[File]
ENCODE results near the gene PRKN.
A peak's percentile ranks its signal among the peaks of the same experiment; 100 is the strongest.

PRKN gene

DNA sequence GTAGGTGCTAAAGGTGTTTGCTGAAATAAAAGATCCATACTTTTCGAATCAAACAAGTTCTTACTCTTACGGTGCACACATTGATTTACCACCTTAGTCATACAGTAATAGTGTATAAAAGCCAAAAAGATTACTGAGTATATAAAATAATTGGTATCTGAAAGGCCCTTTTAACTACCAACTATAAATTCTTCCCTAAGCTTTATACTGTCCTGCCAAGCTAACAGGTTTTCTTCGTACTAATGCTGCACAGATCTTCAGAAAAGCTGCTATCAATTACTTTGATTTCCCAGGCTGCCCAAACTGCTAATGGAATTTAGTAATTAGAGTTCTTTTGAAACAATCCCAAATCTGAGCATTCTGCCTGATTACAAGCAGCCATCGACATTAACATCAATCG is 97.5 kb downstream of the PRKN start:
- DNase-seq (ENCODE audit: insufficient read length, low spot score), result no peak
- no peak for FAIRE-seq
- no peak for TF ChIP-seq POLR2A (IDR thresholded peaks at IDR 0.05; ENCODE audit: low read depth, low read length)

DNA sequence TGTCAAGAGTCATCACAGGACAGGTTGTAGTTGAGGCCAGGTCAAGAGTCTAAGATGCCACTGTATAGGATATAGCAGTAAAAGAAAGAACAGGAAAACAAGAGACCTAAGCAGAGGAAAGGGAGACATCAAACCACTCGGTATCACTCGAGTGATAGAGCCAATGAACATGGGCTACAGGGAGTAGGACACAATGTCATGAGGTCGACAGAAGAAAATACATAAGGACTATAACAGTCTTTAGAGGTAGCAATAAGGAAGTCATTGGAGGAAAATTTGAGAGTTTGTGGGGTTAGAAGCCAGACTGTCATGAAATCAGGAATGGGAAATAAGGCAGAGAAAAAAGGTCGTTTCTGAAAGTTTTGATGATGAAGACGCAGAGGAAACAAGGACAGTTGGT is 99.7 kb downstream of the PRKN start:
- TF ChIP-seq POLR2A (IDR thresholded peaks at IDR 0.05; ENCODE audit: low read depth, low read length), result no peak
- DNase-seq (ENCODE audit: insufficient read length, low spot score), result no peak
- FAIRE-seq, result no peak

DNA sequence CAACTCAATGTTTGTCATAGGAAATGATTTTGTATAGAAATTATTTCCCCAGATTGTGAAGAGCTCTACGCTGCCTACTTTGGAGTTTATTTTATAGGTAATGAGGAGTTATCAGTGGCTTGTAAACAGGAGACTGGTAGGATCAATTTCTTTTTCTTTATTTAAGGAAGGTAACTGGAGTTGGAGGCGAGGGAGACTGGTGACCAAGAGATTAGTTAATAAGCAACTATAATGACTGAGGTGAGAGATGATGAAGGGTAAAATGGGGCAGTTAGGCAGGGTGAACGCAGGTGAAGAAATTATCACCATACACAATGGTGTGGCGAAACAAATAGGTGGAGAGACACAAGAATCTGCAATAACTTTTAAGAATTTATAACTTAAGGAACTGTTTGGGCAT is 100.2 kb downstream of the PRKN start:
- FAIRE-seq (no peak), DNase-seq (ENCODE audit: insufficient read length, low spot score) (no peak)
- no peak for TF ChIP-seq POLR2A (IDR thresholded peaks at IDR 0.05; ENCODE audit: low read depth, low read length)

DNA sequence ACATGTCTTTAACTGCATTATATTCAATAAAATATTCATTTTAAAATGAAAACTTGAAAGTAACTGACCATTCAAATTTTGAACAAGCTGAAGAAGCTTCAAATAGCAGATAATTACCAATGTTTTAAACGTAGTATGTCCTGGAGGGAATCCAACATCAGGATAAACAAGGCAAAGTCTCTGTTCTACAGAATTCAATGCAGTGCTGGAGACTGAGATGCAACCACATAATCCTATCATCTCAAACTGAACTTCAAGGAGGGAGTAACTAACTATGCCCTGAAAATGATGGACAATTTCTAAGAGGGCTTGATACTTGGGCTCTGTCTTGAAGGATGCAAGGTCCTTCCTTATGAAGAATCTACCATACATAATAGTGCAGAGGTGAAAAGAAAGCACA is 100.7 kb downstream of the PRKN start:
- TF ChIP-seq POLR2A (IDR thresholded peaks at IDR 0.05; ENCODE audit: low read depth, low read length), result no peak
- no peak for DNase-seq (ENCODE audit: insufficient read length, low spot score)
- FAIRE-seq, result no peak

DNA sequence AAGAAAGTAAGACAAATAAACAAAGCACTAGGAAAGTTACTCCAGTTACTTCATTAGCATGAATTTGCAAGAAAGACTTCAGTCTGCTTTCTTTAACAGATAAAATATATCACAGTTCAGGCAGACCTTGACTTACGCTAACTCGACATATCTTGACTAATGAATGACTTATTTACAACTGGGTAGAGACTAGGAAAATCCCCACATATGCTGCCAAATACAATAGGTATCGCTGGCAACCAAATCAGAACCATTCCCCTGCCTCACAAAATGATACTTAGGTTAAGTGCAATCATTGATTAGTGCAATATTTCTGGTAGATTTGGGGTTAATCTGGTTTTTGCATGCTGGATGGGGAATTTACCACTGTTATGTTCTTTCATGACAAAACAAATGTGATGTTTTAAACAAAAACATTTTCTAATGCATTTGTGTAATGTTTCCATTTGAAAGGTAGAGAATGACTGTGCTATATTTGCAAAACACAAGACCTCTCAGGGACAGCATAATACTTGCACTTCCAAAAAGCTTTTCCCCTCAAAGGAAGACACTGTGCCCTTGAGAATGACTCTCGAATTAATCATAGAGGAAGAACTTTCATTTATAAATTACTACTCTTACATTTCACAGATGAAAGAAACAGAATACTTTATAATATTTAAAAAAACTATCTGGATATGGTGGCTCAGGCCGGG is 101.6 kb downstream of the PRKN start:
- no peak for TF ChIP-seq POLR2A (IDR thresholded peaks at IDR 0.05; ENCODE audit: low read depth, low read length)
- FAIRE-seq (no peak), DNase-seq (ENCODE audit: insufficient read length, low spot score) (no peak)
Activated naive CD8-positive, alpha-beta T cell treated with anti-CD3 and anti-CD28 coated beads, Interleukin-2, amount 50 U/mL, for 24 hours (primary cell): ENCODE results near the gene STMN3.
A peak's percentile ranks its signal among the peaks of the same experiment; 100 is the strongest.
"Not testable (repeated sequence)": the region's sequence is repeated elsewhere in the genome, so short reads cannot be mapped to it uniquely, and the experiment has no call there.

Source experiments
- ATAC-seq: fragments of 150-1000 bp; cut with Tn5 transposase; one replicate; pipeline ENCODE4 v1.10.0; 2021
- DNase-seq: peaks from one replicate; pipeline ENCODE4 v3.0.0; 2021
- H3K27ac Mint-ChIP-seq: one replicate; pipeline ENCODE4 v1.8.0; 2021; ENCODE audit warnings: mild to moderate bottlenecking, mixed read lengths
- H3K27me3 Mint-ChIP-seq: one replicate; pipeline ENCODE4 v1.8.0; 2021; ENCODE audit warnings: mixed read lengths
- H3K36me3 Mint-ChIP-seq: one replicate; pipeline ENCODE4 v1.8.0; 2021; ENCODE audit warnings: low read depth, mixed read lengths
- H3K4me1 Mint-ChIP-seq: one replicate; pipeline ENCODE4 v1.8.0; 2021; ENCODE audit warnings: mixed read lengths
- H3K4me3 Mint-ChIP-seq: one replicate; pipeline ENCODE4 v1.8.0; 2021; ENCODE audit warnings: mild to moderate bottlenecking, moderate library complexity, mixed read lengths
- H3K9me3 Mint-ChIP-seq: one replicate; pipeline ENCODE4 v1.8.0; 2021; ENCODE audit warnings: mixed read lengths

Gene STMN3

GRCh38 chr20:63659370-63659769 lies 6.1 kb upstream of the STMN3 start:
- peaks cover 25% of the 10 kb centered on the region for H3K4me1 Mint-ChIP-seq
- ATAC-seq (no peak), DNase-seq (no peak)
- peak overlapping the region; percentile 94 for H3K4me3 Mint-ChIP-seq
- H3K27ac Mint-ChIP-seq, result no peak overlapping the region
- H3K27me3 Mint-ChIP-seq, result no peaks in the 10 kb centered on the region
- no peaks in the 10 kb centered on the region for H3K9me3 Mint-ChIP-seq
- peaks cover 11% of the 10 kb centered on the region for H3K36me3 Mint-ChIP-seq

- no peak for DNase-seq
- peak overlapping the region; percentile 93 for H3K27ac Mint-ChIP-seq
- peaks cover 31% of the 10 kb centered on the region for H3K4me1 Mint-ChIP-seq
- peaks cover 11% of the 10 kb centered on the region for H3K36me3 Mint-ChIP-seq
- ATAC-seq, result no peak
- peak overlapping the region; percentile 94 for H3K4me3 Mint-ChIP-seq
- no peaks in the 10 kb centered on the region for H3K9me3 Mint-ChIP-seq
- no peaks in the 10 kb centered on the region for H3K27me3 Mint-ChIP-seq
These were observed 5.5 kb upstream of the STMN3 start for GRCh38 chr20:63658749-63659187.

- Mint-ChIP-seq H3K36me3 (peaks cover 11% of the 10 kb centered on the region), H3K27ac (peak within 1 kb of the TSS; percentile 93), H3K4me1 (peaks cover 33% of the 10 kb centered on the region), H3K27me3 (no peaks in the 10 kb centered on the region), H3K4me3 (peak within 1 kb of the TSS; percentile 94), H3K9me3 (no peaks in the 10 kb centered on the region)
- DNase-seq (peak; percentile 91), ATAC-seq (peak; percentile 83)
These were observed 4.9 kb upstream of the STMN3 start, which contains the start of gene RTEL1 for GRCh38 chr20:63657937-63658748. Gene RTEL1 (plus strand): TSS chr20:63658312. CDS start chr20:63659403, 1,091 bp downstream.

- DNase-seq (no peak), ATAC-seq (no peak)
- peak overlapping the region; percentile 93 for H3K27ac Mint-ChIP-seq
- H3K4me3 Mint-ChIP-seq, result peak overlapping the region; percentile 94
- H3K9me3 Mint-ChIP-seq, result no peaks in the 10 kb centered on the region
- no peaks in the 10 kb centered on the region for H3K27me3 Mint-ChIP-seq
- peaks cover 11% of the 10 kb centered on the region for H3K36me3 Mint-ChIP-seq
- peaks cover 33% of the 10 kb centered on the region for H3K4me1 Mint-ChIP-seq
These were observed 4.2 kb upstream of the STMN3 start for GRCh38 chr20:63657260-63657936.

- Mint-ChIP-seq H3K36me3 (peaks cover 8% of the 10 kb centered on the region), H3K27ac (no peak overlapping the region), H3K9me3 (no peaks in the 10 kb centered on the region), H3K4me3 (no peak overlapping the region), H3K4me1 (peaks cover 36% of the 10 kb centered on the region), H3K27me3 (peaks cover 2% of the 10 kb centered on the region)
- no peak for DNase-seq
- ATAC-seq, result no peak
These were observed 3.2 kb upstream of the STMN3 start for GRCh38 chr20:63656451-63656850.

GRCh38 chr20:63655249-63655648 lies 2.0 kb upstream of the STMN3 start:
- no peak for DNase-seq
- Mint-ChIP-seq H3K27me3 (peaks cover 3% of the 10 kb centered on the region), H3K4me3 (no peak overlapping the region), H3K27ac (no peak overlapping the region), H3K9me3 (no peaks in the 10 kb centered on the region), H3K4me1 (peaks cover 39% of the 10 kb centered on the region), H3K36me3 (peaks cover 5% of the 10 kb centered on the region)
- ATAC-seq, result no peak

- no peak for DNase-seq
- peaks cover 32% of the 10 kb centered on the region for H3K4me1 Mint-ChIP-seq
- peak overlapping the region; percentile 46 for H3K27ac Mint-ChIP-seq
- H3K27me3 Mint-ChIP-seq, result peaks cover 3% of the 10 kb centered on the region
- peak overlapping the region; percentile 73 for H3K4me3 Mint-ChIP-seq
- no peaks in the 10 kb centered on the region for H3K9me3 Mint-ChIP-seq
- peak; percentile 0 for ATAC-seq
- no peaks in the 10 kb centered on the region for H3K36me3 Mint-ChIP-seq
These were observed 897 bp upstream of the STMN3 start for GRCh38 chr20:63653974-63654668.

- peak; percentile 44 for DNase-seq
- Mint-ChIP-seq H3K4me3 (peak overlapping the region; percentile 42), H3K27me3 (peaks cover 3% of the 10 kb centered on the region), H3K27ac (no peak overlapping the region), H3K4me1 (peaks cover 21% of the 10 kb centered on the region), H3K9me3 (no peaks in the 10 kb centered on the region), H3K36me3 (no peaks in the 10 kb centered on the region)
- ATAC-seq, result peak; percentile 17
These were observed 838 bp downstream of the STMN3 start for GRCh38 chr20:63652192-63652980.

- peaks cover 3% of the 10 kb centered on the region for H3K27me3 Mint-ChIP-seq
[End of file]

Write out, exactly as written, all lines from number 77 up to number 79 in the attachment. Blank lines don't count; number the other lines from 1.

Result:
- peak; percentile 0 for ATAC-seq
- no peaks in the 10 kb centered on the region for H3K36me3 Mint-ChIP-seq
These were observed 897 bp upstream of the STMN3 start for GRCh38 chr20:63653974-63654668.